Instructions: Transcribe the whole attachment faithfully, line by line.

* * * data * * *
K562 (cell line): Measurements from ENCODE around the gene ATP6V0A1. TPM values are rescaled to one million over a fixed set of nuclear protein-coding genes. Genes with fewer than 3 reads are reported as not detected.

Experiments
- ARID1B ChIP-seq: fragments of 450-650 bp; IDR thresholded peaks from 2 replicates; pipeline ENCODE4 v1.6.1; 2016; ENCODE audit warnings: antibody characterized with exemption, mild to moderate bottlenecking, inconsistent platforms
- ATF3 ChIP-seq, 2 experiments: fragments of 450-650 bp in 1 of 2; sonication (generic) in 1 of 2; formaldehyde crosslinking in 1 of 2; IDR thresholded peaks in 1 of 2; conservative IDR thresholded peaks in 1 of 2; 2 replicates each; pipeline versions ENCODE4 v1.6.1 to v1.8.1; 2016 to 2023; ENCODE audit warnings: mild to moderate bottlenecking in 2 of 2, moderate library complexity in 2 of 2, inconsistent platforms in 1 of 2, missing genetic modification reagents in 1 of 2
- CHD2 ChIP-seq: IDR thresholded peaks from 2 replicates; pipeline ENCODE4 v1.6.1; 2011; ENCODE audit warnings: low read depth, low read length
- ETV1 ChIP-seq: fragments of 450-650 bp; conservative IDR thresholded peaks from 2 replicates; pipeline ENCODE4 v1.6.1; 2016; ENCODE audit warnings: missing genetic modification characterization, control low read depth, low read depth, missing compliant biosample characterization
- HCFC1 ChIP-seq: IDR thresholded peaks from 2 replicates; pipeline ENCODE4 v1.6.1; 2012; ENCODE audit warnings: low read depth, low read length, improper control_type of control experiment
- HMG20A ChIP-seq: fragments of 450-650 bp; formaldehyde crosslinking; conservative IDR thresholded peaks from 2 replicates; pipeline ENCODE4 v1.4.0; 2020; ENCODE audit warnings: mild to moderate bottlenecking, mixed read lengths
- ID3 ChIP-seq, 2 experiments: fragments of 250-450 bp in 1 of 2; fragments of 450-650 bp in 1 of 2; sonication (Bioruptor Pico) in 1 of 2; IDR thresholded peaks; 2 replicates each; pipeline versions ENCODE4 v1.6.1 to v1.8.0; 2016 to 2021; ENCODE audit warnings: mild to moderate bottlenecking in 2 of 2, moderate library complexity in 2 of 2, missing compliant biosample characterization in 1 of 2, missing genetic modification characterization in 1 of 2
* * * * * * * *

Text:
K562 (cell line): Measurements from ENCODE around the gene ATP6V0A1. TPM values are rescaled to one million over a fixed set of nuclear protein-coding genes. Genes with fewer than 3 reads are reported as not detected.

Experiments
- ARID1B ChIP-seq: fragments of 450-650 bp; IDR thresholded peaks from 2 replicates; pipeline ENCODE4 v1.6.1; 2016; ENCODE audit warnings: antibody characterized with exemption, mild to moderate bottlenecking, inconsistent platforms
- ATF3 ChIP-seq, 2 experiments: fragments of 450-650 bp in 1 of 2; sonication (generic) in 1 of 2; formaldehyde crosslinking in 1 of 2; IDR thresholded peaks in 1 of 2; conservative IDR thresholded peaks in 1 of 2; 2 replicates each; pipeline versions ENCODE4 v1.6.1 to v1.8.1; 2016 to 2023; ENCODE audit warnings: mild to moderate bottlenecking in 2 of 2, moderate library complexity in 2 of 2, inconsistent platforms in 1 of 2, missing genetic modification reagents in 1 of 2
- CHD2 ChIP-seq: IDR thresholded peaks from 2 replicates; pipeline ENCODE4 v1.6.1; 2011; ENCODE audit warnings: low read depth, low read length
- ETV1 ChIP-seq: fragments of 450-650 bp; conservative IDR thresholded peaks from 2 replicates; pipeline ENCODE4 v1.6.1; 2016; ENCODE audit warnings: missing genetic modification characterization, control low read depth, low read depth, missing compliant biosample characterization
- HCFC1 ChIP-seq: IDR thresholded peaks from 2 replicates; pipeline ENCODE4 v1.6.1; 2012; ENCODE audit warnings: low read depth, low read length, improper control_type of control experiment
- HMG20A ChIP-seq: fragments of 450-650 bp; formaldehyde crosslinking; conservative IDR thresholded peaks from 2 replicates; pipeline ENCODE4 v1.4.0; 2020; ENCODE audit warnings: mild to moderate bottlenecking, mixed read lengths
- ID3 ChIP-seq, 2 experiments: fragments of 250-450 bp in 1 of 2; fragments of 450-650 bp in 1 of 2; sonication (Bioruptor Pico) in 1 of 2; IDR thresholded peaks; 2 replicates each; pipeline versions ENCODE4 v1.6.1 to v1.8.0; 2016 to 2021; ENCODE audit warnings: mild to moderate bottlenecking in 2 of 2, moderate library complexity in 2 of 2, missing compliant biosample characterization in 1 of 2, missing genetic modification characterization in 1 of 2